China’s largest freshwater lake and critical migratory bird habitat has entered its seasonal dry period at the earliest date since records began in 1951.
On 6 August, water levels in Poyang Lake crept below 12 metres, signalling the start of the dry season. The previous earliest date was 22 August in 2006.
The mark was actually reached after a slightly higher than average level of 19.43 metres on 23 June. Since then, however, a heat wave and low rainfall have shrunk the lake rapidly.
Poyang naturally experiences large fluctuations, with five major rivers feeding it and one draining it. It sees higher levels in summer and lower ones through autumn and winter. This has given the lake an important ecological role as a feeding and breeding ground for migratory birds on the East Asian–Australasian Flyway.
But hydrology is not the only influencing factor. The Three Gorges dam, located upstream, has had a major impact on the water flows through to Poyang. Data shows that the water body’s dry seasons have come consistently earlier, lasted longer and been more severe since the dam started holding back water in 2003.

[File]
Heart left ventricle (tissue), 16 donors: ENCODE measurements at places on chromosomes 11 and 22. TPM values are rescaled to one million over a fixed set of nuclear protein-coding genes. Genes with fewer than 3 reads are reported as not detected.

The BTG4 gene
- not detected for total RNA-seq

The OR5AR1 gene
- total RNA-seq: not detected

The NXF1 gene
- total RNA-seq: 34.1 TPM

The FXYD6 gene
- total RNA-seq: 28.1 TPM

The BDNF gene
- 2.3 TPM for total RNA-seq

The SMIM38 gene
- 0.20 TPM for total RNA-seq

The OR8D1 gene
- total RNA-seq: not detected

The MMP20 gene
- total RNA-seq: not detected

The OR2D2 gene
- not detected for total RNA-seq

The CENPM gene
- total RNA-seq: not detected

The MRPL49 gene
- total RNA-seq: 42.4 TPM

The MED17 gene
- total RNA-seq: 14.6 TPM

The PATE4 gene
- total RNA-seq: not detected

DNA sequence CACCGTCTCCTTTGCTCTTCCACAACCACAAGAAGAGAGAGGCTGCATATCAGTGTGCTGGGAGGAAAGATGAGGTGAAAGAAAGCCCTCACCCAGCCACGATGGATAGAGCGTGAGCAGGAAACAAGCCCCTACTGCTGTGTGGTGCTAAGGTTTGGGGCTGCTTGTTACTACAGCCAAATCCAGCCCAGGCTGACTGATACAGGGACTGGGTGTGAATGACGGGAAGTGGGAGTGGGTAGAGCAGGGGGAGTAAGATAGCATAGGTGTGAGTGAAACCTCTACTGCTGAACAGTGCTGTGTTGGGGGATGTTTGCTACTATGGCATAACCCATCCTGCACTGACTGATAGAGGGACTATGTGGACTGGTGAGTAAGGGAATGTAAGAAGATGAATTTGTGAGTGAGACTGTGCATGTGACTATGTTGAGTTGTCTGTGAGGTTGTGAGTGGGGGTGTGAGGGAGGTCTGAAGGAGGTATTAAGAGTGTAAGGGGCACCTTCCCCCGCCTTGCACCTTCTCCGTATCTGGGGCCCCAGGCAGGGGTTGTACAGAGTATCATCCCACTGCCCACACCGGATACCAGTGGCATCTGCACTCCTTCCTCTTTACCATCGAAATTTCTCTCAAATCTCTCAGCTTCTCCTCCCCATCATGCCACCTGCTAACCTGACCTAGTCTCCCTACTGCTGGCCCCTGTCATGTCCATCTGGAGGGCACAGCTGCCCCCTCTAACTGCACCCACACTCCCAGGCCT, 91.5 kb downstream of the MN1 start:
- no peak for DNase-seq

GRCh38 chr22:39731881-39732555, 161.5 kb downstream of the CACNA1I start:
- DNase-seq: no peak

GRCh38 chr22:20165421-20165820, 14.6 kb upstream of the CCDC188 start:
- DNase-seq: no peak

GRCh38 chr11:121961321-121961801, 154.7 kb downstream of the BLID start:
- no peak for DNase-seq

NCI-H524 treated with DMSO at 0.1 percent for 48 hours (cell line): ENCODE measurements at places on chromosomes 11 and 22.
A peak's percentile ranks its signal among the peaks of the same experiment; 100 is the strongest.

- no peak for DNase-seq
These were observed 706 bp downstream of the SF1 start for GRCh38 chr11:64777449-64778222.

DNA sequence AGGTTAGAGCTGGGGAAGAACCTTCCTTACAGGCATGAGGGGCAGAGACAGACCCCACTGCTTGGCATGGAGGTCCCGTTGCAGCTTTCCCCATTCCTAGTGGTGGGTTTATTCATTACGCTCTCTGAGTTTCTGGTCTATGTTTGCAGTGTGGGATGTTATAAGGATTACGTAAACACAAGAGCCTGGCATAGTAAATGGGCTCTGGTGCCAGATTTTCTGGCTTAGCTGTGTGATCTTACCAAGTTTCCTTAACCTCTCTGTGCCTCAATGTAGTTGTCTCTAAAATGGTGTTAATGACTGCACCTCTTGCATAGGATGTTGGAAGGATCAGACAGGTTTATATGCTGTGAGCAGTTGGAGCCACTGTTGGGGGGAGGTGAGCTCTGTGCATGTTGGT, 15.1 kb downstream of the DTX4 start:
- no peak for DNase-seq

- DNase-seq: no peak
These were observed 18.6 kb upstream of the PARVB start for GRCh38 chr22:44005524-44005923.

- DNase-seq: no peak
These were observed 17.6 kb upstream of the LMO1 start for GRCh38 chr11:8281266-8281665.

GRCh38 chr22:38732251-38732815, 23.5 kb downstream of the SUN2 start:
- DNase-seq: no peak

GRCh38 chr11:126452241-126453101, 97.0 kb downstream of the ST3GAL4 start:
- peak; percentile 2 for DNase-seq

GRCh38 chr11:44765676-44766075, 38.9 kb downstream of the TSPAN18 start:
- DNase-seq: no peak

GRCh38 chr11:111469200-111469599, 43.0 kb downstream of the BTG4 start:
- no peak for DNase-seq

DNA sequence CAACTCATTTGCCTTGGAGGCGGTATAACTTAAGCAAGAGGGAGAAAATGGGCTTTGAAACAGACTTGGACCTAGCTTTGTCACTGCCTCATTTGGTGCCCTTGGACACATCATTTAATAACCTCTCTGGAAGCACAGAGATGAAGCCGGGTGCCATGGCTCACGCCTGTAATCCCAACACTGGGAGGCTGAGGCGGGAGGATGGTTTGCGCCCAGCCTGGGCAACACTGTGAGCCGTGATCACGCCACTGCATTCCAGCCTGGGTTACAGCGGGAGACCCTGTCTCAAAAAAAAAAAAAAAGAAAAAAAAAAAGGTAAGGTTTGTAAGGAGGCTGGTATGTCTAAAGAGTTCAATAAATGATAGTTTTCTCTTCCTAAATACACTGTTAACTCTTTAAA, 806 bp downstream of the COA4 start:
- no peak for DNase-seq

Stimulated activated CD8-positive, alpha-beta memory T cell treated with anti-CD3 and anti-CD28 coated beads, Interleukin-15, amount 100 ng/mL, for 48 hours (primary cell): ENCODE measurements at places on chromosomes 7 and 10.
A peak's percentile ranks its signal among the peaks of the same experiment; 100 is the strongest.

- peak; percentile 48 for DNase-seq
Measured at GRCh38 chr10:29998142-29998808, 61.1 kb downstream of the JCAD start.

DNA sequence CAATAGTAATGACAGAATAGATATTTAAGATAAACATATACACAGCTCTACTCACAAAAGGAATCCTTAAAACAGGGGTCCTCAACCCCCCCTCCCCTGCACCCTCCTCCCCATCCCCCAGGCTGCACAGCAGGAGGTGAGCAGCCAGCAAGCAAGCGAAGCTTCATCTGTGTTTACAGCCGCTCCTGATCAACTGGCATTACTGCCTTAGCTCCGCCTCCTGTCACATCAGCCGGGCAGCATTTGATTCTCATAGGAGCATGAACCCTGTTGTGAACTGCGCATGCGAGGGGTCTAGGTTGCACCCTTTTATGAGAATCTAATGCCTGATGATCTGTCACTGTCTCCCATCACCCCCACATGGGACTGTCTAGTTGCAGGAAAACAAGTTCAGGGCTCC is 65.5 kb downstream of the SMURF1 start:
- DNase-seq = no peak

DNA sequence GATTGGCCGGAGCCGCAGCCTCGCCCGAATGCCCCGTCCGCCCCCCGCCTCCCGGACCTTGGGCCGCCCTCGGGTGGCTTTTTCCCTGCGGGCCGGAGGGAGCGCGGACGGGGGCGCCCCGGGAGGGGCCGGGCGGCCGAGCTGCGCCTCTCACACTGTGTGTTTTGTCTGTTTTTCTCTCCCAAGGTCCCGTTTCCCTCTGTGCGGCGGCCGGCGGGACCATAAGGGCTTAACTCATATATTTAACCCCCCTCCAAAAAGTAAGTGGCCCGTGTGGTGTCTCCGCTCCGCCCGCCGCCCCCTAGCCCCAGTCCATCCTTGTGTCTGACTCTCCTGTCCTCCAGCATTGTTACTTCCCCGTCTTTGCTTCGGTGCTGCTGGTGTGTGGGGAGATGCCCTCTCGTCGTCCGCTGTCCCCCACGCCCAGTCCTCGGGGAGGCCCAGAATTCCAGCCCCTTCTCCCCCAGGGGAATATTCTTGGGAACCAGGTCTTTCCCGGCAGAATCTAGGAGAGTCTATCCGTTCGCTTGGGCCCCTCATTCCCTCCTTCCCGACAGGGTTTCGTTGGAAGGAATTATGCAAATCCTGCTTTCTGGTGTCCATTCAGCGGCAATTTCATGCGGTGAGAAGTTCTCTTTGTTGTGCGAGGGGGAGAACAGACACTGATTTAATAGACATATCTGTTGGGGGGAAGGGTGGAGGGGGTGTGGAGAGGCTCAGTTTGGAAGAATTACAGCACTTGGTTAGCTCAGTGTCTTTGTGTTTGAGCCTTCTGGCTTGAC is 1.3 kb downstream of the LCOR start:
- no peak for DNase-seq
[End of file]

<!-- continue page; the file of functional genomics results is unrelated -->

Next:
The situation is becoming so severe that some stakeholders are proposing a technological fix. In 2002, provincial People’s Congress members proposed a dam across the lake to maintain winter water levels at 18 metres. The proposal was quickly shot down by central government, academics and environmental groups. But more recently, the idea of a sluice wall has gained new momentum as the local government touted the project not only as a way to manage water levels, but also as a stimulus to the economy.
The sluice would aim to maintain winter levels at 10-14 metres, supposedly mimicking the natural fluctuations of the lake based on 40 years of hydrological data. Needless to say, the proposal is controversial.
Read more about the plight of Poyang Lake on China Dialogue.